According to “Burden of nonalcoholic fatty liver disease in Canada 2019-2030”, published in CMAJ Open, 8(2) (June, 2020), the incidence of serious liver-related consequences as a result of NASH are expected to increase substantially. Cases of end-stage liver disease (liver failure), liver cancer or liver transplantation, are expected to increase by 65 per cent by 2030 (to 578,000 cases from 349,000 cases in 2019). In the next decade, NASH-related liver deaths are expected to account for 11.3 per cent of total deaths in Canada (up from 10.9 per cent in 2019).

    U.S. Federal NEWS

    NIH scientists develop blood test to help improve liver cancer screening

    Scientists have developed a new test that can help identify people who are likely to develop hepatocellular carcinoma (HCC), the most common form of liver cancer. The approach uses a simple blood test to check for the patient’s previous exposure to certain viruses.

    HHS Announces New Organ Transplant Guidance

    The U.S. Department of Health and Human Services and the U.S. Public Health Service (USPHS) published an updated solid organ transplant guideline to assess donors and monitor recipients for human immunodeficiency virus (HIV), hepatitis B virus, and hepatitis C virus infections. This guideline reflects advances in transplant technology and safety that can increase the number of organs available for transplants.

    FDA: Statistical Considerations for Clinical Trials During the COVID-19 Public Health Emergency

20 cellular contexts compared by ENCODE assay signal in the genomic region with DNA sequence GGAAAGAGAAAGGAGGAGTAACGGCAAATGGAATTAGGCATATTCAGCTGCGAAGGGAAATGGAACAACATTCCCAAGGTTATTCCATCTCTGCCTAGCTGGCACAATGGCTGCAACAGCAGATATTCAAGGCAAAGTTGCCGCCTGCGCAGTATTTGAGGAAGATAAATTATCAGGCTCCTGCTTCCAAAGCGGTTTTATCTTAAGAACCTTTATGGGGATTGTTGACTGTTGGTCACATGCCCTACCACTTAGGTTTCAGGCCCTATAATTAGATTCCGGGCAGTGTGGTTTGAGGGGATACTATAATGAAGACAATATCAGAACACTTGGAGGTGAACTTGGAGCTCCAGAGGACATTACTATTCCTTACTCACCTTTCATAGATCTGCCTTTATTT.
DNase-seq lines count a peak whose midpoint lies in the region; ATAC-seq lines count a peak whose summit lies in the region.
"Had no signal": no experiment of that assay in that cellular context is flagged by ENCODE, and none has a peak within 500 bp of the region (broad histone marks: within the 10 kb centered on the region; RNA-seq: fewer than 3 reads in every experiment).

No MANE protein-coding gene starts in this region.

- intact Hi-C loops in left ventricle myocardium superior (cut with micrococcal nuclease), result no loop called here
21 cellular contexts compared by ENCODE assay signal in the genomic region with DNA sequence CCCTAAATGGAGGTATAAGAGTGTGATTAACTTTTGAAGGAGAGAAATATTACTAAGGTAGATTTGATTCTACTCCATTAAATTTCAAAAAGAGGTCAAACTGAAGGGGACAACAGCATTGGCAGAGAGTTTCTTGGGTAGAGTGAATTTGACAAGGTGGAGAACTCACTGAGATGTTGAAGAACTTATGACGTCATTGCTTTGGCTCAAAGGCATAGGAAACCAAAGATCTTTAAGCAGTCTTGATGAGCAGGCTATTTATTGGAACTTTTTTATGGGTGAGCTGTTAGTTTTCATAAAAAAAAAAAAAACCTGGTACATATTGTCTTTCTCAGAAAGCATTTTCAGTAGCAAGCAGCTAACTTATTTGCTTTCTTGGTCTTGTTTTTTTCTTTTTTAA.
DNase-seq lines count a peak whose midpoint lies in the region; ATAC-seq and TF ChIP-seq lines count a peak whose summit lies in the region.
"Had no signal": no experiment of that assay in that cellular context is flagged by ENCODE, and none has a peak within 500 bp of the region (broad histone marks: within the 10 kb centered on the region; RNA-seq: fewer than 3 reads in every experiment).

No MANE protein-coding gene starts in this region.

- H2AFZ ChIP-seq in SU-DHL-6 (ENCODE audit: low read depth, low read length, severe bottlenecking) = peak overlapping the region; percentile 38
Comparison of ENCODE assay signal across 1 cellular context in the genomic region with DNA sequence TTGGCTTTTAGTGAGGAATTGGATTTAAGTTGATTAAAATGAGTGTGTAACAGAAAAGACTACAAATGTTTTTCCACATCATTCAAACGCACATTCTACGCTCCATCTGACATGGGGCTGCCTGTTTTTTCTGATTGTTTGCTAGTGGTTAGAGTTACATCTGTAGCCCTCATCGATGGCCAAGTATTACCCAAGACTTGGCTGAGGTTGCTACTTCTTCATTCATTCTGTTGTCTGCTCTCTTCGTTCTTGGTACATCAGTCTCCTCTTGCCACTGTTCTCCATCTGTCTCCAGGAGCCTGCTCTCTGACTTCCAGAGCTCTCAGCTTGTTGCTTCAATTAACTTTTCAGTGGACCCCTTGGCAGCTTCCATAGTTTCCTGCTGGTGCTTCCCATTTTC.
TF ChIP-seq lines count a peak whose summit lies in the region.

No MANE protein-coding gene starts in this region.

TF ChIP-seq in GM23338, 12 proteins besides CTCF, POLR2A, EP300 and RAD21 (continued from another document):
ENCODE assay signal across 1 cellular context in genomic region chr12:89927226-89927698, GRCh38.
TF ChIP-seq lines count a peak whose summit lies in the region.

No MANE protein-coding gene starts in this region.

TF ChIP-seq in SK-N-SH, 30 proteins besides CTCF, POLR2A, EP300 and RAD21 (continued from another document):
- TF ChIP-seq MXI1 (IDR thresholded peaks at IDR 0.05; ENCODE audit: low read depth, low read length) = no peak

The FDA issued guidance for industry entitled, “Statistical Considerations for Clinical Trials During the COVID-19 Public Health Emergency.” To help ensure that the trial will provide interpretable findings with correct statistical quantification of uncertainty, this guidance addresses statistical considerations for proposed changes to trial conduct due to the COVID-19 pandemic that may impact the analysis and interpretation of the primary or key secondary endpoints in the trial.

    U.S. Health and Human Services (HHS) to send $25B in aid to safety net health providers

    HHS is planning to pay out a combined $25 billion to safety net hospitals and other health providers that predominantly treat Medicaid patients as part of its next round of coronavirus relief.

    U.S. Administration considers revamping Centers for Disease Control and Prevention

    Trump administration aides in recent weeks have seriously discussed launching an in-depth evaluation of the agency. Part of that audit would include examining more closely the state-by-state death toll to tally only the Americans who died directly of Covid-19 rather than other factors.